After working as the communication department’s administrative assistant for approximately four years, Donna Greek is saying goodbye to Florida Southern’s campus.
Greek has been a key part of the functionality of the communication department, with her responsibilities like managing student workers, work study requests, pay orders, check requests, travel expense reports and helping students and professors in any way she could.
A Lakeland native, Greek found the position at FSC through a connection she made while attending McKeel Academy. Greek played soccer with Rose Pagano, who works in the nursing building, and Pagano told Greek about the position in the communication department.
“[She] was like ‘Hey, I have a position that I think you would really like, and they really need someone who’s organized,’ and… I’m very into organization,” Greek said.
Before working at FSC, Greek worked as a substitute teacher and a nanny while pursuing a bachelor’s degree in elementary education at Polk State College.
Greek explains that her love of organization brought her to FSC, which she joked “makes [her] sound like a real nerd,” and then once she got to FSC and learned what interpersonal and organizational communication was, she realized that was something she really enjoyed.
A few months later, she decided to stop taking classes at Polk State, since FSC would pay for her bachelors degree.
Greek is very aware of her financial status when at FSC, and explains that this class awareness began in high school when she had a $400 Craigslist car she had to replace the transmission in twice, while her classmates would drive brand new expensive cars. Another difference she felt was a difference in experiences.
“I don’t know, I feel like there’s that and being around people who don’t understand what it’s like to not have people to fall back onto, or not be able to do things or, go places or just have experiences that others are able to,” Greek said.
Such an experience is the ability to have family vacations, or something as simple as healthcare.
“I had to save up money and [pay] 16 hundred dollars in cash to get all my wisdom teeth taken out because we didn’t have insurance,” Greek said.
This class awareness shaped how she saw her future.
“I was only a few miles away [from FSC], and I literally never thought I would be here. Not working, not going to school, nothing,” Greek said.
Greek explains that, before working here, she only ever came to the FSC campus when she graduated from high school in the Branscomb Auditorium.
Greek feels that her experiences made her aware of how students in attendance have a base-level privilege that enables them to leave home and attend a private college. Greek herself cared for her grandmother who had Alzheimer’s, which affected her ability to leave home.
“I think that Florida Southern was an amazing opportunity, and it has definitely shown me the benefits and the drawbacks of higher education, both in a private and public [sense]…,” Greek said.
Greek felt her position at FSC also revealed the humanity of higher education, an institution she saw as romanticized.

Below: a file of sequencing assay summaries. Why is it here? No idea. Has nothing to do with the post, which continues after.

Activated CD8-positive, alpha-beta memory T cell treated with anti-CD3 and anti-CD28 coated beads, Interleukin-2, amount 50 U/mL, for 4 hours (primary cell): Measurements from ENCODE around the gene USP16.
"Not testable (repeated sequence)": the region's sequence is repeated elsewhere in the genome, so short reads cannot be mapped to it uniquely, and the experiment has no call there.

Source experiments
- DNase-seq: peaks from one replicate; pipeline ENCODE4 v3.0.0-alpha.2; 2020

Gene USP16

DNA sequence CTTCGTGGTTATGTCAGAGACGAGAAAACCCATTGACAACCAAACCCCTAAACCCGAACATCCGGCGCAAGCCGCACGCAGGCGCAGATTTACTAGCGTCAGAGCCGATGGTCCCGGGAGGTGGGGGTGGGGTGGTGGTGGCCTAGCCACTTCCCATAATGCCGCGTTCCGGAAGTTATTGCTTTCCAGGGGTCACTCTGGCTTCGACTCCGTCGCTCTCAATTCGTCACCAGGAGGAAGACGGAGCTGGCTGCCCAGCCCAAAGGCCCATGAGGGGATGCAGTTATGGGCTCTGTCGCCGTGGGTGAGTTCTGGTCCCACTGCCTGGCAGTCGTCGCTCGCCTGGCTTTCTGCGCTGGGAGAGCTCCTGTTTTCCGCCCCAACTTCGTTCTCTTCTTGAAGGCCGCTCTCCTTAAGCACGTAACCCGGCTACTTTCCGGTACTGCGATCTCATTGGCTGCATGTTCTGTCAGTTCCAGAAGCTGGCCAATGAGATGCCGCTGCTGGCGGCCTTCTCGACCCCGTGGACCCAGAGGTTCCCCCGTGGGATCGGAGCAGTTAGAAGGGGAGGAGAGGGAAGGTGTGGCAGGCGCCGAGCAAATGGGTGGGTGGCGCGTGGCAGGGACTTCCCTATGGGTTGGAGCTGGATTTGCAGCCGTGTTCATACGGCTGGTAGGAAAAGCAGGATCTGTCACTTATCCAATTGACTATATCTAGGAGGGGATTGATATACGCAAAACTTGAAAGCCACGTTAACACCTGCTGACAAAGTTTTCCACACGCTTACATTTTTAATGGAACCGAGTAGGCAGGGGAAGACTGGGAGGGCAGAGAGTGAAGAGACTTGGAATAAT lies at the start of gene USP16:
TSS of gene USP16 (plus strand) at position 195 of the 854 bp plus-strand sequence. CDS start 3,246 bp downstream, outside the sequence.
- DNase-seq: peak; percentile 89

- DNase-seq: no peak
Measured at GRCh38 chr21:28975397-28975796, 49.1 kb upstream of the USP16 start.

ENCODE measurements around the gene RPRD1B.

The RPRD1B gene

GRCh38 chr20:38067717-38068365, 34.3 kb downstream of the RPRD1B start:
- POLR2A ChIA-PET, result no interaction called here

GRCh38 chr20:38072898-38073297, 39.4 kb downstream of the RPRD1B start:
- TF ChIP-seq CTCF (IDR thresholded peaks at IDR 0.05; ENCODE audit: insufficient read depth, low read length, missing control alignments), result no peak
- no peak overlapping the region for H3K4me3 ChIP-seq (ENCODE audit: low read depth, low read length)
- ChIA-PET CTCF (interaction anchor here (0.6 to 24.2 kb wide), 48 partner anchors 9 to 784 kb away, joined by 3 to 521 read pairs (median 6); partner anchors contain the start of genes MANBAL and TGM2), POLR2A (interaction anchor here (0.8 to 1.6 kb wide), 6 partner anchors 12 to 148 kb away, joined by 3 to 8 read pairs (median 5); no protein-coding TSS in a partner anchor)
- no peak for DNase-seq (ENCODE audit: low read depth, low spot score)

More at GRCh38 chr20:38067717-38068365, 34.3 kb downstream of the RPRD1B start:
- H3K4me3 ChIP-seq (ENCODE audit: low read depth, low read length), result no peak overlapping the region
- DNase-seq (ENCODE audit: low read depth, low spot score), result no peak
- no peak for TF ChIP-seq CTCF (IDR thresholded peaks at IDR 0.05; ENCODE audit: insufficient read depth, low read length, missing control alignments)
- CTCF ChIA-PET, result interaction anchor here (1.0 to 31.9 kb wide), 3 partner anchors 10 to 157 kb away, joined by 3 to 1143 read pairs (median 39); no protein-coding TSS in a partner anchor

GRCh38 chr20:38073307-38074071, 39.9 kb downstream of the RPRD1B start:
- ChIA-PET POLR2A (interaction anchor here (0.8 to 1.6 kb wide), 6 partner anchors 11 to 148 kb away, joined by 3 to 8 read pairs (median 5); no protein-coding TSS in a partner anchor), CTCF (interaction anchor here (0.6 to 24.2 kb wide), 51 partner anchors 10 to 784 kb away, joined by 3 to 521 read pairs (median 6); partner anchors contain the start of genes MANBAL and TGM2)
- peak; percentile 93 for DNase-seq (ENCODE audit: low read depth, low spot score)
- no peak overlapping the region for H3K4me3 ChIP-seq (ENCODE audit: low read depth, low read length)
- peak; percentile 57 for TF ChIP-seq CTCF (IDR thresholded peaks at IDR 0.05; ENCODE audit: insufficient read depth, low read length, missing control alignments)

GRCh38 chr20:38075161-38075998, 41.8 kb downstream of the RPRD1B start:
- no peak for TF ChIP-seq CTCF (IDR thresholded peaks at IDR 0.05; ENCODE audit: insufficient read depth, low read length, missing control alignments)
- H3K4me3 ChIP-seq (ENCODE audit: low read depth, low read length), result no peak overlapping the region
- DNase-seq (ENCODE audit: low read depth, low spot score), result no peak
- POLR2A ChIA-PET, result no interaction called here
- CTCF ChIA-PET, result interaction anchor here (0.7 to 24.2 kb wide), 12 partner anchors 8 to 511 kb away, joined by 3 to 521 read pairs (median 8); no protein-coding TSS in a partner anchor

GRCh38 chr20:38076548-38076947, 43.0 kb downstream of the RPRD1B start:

“[Being a professor is] like [being] this person on a pedestal, and then somebody asks you how to open a .pdf and then you’re like oh, we’re all just humans and you’re not actually a mythical being,” Greek said. “Though it was kind of nice and humbling, and… you know how people say people don’t actually know what they’re doing, everybody’s just guessing? It’s not wrong.”
Greek also speaks highly of the communication department, saying that the department feels “like family,” and that this position differs from her past retail and managerial positions where she was looked down on.
“So, even though I am the person who sits at the desk, I am considered an equal, which was not something I was prepared for,” Greek said. “I was more kind of prepared to be like, [who] everyone just dumps things onto, which, while I do have things just dumped on me, it’s with respect, and not like ‘well, you’re a garbage person, so take care of my garbage type thing.’”
She explains that being around the communication professors and an educational environment made her realize she wants to work towards a master’s degree.
As for her next move, Greek plans on nannying twins for a friend, a position she has done in the past. She also plans on getting her Teaching English as a Foreign Language (TEFL) certification and teaching students online.
“I’m hoping that I can get some local places or local students, probably people who’ve immigrated over and need some help getting their language where it needs to be,” Greek said.
Greek’s overall life aspirations land outside of the U.S., and currently she sees herself applying for a full-english Master’s program in Germany after moving to Germany and settling in for a while and being an au pair, and eventually teaching on a collegiate level.
After taking an intercultural communication course at FSC, Greek hopes to study national and transnational studies. She explains that she grew up in a racist household, and the course gave her a better understanding of this perspective.
As Greek’s eyes turn towards her future, there are things she will miss, like the faculty and students.
“I’m definitely going to miss my department, and everybody that’s in it,” Greek said. ”That includes the faculty and the students, there are some students that are close to my heart, you know the ones that actually come and talk to me.”